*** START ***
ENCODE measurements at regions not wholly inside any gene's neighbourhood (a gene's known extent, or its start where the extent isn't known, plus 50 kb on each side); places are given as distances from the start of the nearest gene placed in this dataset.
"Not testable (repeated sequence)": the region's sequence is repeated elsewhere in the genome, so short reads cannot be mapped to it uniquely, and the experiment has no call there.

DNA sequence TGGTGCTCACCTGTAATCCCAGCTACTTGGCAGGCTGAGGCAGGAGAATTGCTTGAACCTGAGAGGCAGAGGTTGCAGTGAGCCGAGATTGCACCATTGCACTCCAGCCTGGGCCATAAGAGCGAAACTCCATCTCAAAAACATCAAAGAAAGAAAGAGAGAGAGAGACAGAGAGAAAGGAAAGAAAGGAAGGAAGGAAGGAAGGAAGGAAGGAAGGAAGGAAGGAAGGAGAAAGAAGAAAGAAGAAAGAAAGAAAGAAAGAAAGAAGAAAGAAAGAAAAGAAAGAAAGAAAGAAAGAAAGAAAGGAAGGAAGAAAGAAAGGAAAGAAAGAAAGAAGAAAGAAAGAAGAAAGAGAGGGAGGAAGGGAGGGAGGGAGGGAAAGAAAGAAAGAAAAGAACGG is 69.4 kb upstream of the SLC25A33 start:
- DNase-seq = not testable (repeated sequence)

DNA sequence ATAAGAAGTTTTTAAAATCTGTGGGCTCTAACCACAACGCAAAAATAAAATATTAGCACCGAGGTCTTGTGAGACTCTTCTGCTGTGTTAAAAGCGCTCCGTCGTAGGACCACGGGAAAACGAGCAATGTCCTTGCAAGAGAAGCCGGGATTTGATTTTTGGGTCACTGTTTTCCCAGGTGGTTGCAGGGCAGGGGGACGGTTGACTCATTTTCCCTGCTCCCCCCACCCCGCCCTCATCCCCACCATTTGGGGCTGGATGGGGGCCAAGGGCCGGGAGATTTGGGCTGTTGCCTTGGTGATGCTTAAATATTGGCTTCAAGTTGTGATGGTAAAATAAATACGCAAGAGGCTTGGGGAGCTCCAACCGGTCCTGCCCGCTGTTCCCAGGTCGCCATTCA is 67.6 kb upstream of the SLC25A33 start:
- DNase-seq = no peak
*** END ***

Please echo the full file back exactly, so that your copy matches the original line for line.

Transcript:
ENCODE measurements at regions not wholly inside any gene's neighbourhood (a gene's known extent, or its start where the extent isn't known, plus 50 kb on each side); places are given as distances from the start of the nearest gene placed in this dataset.
"Not testable (repeated sequence)": the region's sequence is repeated elsewhere in the genome, so short reads cannot be mapped to it uniquely, and the experiment has no call there.

DNA sequence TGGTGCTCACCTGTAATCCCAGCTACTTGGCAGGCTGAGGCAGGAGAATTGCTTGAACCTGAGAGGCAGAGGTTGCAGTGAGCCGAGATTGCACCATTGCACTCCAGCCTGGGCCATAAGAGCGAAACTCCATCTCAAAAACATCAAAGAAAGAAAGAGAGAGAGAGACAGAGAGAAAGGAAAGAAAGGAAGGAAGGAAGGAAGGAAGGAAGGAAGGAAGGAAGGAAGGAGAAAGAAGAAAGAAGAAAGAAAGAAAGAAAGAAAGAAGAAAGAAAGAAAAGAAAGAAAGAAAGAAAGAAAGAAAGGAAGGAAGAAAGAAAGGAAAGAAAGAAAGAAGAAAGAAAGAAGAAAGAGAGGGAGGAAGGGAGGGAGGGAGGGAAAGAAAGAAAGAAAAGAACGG is 69.4 kb upstream of the SLC25A33 start:
- DNase-seq = not testable (repeated sequence)

DNA sequence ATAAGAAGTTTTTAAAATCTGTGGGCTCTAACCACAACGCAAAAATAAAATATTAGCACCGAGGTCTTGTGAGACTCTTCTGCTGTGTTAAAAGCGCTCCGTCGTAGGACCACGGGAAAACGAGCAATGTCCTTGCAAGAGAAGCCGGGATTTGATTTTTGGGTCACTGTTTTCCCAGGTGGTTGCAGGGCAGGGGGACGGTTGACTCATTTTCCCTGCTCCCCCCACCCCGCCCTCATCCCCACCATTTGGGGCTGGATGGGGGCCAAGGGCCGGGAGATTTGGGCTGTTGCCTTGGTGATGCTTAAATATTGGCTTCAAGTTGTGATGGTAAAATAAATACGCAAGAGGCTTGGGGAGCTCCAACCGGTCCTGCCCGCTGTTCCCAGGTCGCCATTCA is 67.6 kb upstream of the SLC25A33 start:
- DNase-seq = no peak